Interest Free $7,500 for First Time Home Buyers

A home purchase tax credit is available now through a housing bill approved by Congress in July. If you have never owned a home or haven’t owned a house during the past three years, and you can close within the qualifying dates, you may be eligible for up to a $7,500 credit against your federal taxes for 2008 or 2009 ($3,750 if you file taxes as a single person).

If you have or will close on a house between April 9, 2008, and June 30, 2009, you could be eligible for the tax credit.  It can be a new or old home, a house in any location or condition, and within any price range so long as it is bought during the selected time period

Essentially, Congress is offering tax credits to draw in more first time home buyers in order to jolt housing sales and sell off high real estate inventories.

Close on a house before next June 30, and you could claim a credit of up to 10 percent of the purchase price of the property up to a maximum of $7,500. If your adjusted gross income exceeds $150,000 ($75,000 for singles), the credit maximum begins to decrase in increments. You cannot claim the credit if you are a nonresident alien, financed the property using a state or local housing agency tax-exempt bond mortgage, or do not plan to use the house as your principal residence.

After you’ve purchased the home, the IRS will reduce your tax bill by up to $7,500 for either this year or next. Moreover, the new home purchase tax credit is what the government calls "refundable." If your tax bill is less than the credit amount, you get the difference back from the Treasury. For example, if you're a qualified buyer of a house this year and you owe the IRS $3,500 on your total 2008 income tax bill, the $7,500 tax credit would not only “pay” your taxes, but you would also receive a $4,000 refund.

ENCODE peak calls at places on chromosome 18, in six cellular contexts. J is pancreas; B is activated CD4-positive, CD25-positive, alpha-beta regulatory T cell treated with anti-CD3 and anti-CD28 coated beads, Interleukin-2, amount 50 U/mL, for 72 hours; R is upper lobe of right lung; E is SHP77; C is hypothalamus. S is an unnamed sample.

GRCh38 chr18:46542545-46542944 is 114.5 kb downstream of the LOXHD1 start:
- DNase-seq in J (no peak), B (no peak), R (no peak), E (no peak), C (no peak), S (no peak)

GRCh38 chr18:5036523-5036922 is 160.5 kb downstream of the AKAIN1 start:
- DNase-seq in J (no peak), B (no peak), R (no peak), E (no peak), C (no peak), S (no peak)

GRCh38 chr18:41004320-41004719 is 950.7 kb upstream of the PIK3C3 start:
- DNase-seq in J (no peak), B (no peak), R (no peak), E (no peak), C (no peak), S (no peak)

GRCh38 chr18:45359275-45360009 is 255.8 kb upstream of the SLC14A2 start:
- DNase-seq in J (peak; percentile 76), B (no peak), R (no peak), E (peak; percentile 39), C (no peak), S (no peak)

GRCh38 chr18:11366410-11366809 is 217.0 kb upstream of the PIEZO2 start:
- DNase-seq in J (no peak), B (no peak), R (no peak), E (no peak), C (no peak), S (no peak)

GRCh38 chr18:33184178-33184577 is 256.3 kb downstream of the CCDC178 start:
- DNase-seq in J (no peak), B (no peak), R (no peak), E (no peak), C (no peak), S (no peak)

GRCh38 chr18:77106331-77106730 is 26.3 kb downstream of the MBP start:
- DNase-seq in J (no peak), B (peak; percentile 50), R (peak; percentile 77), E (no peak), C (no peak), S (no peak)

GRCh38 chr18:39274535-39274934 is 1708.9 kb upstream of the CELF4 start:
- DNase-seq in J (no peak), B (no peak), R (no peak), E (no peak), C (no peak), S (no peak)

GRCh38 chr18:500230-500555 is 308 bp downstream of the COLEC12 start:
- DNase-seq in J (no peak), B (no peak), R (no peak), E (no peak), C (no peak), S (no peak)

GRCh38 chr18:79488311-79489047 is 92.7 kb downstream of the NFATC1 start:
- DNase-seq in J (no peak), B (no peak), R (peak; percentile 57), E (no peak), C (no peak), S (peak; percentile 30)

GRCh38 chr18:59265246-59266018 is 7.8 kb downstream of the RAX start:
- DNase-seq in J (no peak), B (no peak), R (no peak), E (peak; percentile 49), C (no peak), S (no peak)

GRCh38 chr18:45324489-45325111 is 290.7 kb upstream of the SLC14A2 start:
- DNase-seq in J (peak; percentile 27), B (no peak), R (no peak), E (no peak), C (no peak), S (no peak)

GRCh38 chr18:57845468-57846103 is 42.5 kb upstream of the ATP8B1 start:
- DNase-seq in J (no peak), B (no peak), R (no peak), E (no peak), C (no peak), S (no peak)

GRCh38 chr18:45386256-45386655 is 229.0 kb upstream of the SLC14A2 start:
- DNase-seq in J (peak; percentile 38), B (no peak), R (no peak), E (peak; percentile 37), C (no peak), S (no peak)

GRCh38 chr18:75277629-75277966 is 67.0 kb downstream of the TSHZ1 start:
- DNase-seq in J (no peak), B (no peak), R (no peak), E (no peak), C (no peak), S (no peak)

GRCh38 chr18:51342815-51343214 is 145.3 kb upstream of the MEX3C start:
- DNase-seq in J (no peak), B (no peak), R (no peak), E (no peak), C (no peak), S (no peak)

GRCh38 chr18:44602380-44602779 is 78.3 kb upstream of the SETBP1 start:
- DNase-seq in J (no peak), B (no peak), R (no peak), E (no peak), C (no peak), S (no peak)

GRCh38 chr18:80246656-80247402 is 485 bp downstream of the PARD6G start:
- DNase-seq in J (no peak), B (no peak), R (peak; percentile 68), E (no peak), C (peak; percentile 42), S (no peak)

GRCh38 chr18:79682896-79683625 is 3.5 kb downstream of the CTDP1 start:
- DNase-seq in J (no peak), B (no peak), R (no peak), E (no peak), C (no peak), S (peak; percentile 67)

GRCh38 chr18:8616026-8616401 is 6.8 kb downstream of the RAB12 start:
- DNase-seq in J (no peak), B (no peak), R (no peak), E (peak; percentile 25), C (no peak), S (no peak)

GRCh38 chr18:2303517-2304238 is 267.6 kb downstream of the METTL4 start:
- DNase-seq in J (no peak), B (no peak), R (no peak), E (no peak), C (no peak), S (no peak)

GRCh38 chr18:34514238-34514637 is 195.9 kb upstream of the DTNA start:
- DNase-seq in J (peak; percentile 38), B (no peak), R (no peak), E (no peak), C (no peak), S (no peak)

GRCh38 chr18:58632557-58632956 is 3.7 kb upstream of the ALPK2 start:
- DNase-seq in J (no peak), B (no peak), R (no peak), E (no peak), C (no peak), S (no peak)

If you own a home now that was closed on before April 9 of this year, you don’t qualify.  If you have never owned a home or sold a home more than three years ago and now rent, you are eligible. 

Unlike some past tax credit programs, this one requires the recipients to repay the credit over an extended period of years. Starting in the second tax year after purchase and continuing for up to 15 years, taxpayers are expected to make pro rata repayments to the government on their federal filings. Over a 15-year payback period for the full $7,500 credit, the cost would be $500 a year. If you sell the house before the end of the repayment period, and you have no gain on the sale, you won't be expected to pay the credit back from the proceeds. If you have a net gain, the "recapture" cannot exceed the amount of your gain. In other words, the federal government is taking on all or much of the risk that the value of your new house won't increase over time.

The new tax credit operates much like an interest-free loan for up to $7,500. You pay the principal back little-by-little over time, but there's no interest charged on it.

If you pass the eligibility tests and buy before June 30, you can claim your credit simply by requesting it on your tax return for either 2008 or 2009. Even if you purchase in 2009, you can take the credit against your 2008 taxes by filing an amended return. The homebuilders association is launching an educational website,, with additional information for consumers.

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